Various instruments exist for protection of the quality of the environment and to prevent its deterioration. The regulatory tools are the best known, but governments also resort to best practices guides, pollution prevention plans, subsidies granted conditionally on compliance with environmental standards, as well as measures related to royalties and taxes.
Over the past two decades, we have also seen that market logic has been applied to serve the environment, granting companies a limited quantity of emission rights for certain substances, with the possibility of trading these rights. Companies that succeed in reducing substance emissions beyond the fixed thresholds are able to sell their surplus rights, while companies which are unable to reduce their emissions below the fixed threshold must procure such emission rights on the market. These are cap-and-trade mechanisms, another economic instrument used to protect the quality of the environment and prevent its deterioration.
One of the first models of this kind was adopted in 1995, by the United States, to fight air pollutants. The U.S. federal authorities enacted the Clean Air Act in 1990. Its provisions to curb acid rain addressed the reduction of sulphur dioxide (SO2) and nitrogen oxide (NOx) emissions, by instituting emissions quotas applicable to the American energy sector. The unique approach used by the United States in 1995 was to establish emissions trading exchanges for these two substances, so that the industries concerned could optimize their costs of compliance with the new emissions limits. This trading possibility allowed companies that emitted below their quotas to recover a portion of their investments, by selling quotas to companies that had not yet installed desulphurization plants at their generating stations.
In Canada, the federal government adopted a similar model in 1998, by allocating HCFC consumption allowances that companies can transfer under the Ozone-depleting Substances Regulations (1998). It reiterated this approach in its Solvent Degreasing Regulations, by awarding solvent degreasing consumption units and allowing their transfer.
The Province of Ontario implemented a true cap-and-trade approach in 2002 by establishing a sulphur dioxide (SO2) and nitrogen oxide (NOx) exchange, establishing thresholds, distributing allowances and allowing exchanges of SO2 and NOx reduction credits, even with certain American states.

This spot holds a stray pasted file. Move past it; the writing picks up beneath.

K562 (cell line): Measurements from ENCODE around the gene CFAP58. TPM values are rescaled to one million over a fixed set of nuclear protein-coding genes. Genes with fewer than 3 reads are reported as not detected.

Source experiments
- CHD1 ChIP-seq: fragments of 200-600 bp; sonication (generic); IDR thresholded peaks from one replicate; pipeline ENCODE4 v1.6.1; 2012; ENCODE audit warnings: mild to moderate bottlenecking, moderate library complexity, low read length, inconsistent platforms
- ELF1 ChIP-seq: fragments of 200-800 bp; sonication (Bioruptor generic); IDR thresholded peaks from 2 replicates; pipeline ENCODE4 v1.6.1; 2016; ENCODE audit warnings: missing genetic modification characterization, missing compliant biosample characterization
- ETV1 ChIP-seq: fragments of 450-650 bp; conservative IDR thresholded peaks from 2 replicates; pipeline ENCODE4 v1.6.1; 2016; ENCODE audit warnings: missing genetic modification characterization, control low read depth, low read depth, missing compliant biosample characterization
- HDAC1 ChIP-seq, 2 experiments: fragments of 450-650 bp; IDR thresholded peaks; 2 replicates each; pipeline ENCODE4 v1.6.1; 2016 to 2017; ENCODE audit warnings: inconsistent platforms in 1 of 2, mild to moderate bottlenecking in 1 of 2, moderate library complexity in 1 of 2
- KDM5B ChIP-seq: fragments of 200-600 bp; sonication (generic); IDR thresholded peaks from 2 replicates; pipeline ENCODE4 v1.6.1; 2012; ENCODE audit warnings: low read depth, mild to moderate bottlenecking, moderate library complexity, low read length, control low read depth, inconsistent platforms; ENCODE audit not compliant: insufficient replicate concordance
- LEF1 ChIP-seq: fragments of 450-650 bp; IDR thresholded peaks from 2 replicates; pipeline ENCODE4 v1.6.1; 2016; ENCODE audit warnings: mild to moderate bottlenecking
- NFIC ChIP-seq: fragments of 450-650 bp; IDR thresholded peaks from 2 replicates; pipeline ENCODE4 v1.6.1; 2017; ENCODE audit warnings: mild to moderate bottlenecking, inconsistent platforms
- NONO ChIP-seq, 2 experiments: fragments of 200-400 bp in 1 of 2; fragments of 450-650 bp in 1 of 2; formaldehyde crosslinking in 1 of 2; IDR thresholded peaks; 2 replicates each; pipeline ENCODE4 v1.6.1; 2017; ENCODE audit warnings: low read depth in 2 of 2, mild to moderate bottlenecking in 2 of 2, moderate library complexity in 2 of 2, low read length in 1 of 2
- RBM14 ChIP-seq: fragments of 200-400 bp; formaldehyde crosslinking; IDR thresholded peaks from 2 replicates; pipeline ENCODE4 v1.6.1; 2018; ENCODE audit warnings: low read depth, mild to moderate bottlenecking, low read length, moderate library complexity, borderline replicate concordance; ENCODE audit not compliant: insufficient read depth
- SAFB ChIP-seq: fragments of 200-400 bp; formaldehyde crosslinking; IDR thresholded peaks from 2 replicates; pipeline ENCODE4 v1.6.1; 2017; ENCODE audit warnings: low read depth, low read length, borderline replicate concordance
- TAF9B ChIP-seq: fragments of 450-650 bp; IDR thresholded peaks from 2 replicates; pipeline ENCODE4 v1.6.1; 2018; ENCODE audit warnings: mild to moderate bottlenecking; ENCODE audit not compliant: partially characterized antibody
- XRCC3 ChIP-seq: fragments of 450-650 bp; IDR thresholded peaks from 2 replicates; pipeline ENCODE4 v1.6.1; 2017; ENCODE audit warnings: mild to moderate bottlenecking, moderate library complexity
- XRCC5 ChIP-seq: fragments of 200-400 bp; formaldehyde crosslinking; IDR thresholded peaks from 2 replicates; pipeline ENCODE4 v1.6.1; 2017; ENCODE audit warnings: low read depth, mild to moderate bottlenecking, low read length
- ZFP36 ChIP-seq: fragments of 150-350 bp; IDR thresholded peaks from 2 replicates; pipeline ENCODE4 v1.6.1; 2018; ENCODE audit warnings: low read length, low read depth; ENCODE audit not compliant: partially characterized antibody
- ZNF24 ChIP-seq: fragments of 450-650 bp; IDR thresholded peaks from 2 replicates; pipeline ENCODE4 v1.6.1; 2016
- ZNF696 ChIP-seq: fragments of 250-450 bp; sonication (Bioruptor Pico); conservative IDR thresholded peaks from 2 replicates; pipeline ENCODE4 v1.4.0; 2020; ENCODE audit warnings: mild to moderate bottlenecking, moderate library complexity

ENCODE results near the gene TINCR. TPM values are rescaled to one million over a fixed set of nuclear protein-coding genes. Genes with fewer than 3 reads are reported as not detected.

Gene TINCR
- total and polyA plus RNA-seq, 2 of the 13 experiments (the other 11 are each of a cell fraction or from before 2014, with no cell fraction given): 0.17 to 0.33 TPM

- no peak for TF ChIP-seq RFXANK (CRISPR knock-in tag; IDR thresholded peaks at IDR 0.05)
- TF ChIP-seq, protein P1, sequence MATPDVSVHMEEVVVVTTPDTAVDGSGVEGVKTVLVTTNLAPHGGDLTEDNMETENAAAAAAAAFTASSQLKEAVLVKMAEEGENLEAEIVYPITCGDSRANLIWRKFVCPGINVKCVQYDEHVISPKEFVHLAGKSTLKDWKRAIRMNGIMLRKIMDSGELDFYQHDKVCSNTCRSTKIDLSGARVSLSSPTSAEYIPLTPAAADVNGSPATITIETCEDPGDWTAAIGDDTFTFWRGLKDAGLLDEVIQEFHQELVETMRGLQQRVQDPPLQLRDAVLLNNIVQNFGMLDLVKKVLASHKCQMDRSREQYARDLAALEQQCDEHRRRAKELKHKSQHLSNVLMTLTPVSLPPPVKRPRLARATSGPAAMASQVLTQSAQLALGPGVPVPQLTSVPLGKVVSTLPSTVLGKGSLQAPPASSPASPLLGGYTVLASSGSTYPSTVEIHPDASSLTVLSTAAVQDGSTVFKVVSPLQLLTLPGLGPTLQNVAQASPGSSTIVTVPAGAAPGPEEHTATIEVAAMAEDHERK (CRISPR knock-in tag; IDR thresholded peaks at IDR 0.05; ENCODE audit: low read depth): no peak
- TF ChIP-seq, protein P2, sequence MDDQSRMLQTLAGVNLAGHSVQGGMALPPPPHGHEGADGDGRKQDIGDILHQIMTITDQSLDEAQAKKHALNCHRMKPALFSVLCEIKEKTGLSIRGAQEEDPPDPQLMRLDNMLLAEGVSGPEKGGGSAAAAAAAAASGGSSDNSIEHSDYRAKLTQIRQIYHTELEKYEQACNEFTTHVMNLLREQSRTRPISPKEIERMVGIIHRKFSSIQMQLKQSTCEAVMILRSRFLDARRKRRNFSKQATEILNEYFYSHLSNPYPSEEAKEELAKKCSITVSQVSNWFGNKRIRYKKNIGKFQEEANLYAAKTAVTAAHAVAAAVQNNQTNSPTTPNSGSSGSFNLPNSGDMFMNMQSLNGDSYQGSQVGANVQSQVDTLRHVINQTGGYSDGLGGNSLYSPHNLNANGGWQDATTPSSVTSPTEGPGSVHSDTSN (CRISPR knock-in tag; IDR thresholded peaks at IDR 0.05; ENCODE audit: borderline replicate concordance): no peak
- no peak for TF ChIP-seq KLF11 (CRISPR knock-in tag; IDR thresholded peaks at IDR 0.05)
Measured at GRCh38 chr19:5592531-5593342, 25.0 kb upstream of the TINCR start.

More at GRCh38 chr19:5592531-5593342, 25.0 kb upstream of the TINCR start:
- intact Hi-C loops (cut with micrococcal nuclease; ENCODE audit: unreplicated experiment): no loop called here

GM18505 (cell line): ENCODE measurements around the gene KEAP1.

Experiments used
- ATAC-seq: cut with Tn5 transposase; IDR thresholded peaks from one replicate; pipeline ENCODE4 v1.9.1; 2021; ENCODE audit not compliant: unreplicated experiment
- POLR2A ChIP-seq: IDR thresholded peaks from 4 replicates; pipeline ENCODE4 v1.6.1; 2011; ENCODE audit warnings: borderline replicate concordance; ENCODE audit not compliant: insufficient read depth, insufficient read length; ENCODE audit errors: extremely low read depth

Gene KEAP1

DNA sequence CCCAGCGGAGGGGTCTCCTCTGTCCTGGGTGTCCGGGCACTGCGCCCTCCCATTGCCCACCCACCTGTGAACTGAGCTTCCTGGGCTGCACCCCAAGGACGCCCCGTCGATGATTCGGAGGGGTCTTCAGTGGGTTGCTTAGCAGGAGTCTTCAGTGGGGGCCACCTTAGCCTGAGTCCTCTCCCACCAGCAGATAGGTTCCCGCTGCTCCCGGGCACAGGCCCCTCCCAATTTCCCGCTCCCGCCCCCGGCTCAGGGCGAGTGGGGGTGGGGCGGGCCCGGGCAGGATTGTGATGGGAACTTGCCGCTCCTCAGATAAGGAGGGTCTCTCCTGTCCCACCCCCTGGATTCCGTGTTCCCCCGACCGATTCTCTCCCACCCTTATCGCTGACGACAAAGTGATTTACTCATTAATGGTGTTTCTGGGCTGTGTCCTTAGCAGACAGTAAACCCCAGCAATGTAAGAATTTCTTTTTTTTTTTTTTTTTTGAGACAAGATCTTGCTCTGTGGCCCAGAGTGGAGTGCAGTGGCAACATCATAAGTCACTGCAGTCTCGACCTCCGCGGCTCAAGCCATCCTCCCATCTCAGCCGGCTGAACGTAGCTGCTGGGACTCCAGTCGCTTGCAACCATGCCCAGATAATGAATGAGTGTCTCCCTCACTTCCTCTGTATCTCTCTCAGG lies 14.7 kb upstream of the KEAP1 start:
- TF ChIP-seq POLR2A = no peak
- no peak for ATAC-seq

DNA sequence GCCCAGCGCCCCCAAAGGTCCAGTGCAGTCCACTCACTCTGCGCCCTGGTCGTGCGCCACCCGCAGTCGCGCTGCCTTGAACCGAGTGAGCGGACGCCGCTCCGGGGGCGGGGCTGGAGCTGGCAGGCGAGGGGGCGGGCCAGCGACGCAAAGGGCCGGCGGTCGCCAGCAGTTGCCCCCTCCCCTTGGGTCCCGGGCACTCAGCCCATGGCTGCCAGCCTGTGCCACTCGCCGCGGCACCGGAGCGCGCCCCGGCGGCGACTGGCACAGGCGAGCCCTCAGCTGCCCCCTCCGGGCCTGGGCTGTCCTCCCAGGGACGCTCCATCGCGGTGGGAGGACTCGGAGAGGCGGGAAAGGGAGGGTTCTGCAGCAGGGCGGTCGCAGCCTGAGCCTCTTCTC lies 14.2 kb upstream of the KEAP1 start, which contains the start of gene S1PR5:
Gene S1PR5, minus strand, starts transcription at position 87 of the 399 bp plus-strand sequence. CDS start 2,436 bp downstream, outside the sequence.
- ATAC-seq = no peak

In 2006, Alberta also established a cap-and-trade system for SO2 and NOx emission rights, but only applicable to the electric power industry.
Over the years, the credit trading model was applied to several environmental attributes, whether greenhouse gases with carbon credits, under the system established in Québec and California in 2013, or water with water credits. Phosphorus credits, as developed by the Ontario South Nation Conservation Authority, allow developers or industries to buy phosphorus credits from farmers who have reduced their phosphorus releases by integrating best practices into manure management. This model has also been applied in agriculture, with the nitrogen quotas developed in Europe; in biodiversity with biodiversity credits; in waste management with waste quotas; or in energy with energy efficiency credits.
It is important to note that the credit trading model can either be developed by government authorities, under a regulated market, or be the object of voluntary initiatives, thus resulting in a voluntary market.
The Quebec Context
On January 1, 2013, the Quebec government established its cap-and-trade system, the Système de plafonnement et d'échange de droits d'émission de gaz à effet de serre (SPEDE), commonly known as the carbon market. Since then, companies subject to this system who know that they emit more than 25,000 tons of greenhouse gases annually must reduce their emissions below a certain threshold or procure greenhouse gas emission rights. These emission rights are known as “carbon credits.”
In 2014, Quebec and California officially linked their respective carbon markets under the aegis and supervision of the Western Climate Initiative Inc. (WCI). The first joint auction took place on November 25, 2014.
Then, on January 1, 2015, Quebec distributors of oil and fuel became subject to SPEDE. Since then, these distributors must acquire carbon credits in order to offset the greenhouse gas emissions attributable to oil and fuel distributed to their clients, if these emissions exceed the level of 25,000 tons a year.
Within the context of the expected expansion of the WCI carbon market, CPEQ launched the Environmental Markets Trading Platform (EMTP) in May 2013. By means of this platform, businesses subject to SPEDE and those participating in the carbon market regulated by the WCI can now post information about the emission units (carbon credits) that they wish to sell or purchase.
CPEQ hopes that the EMTP will continue to develop and expand in the coming years, becoming a privileged place for bringing together buyers and sellers of a growing variety of environmental assets.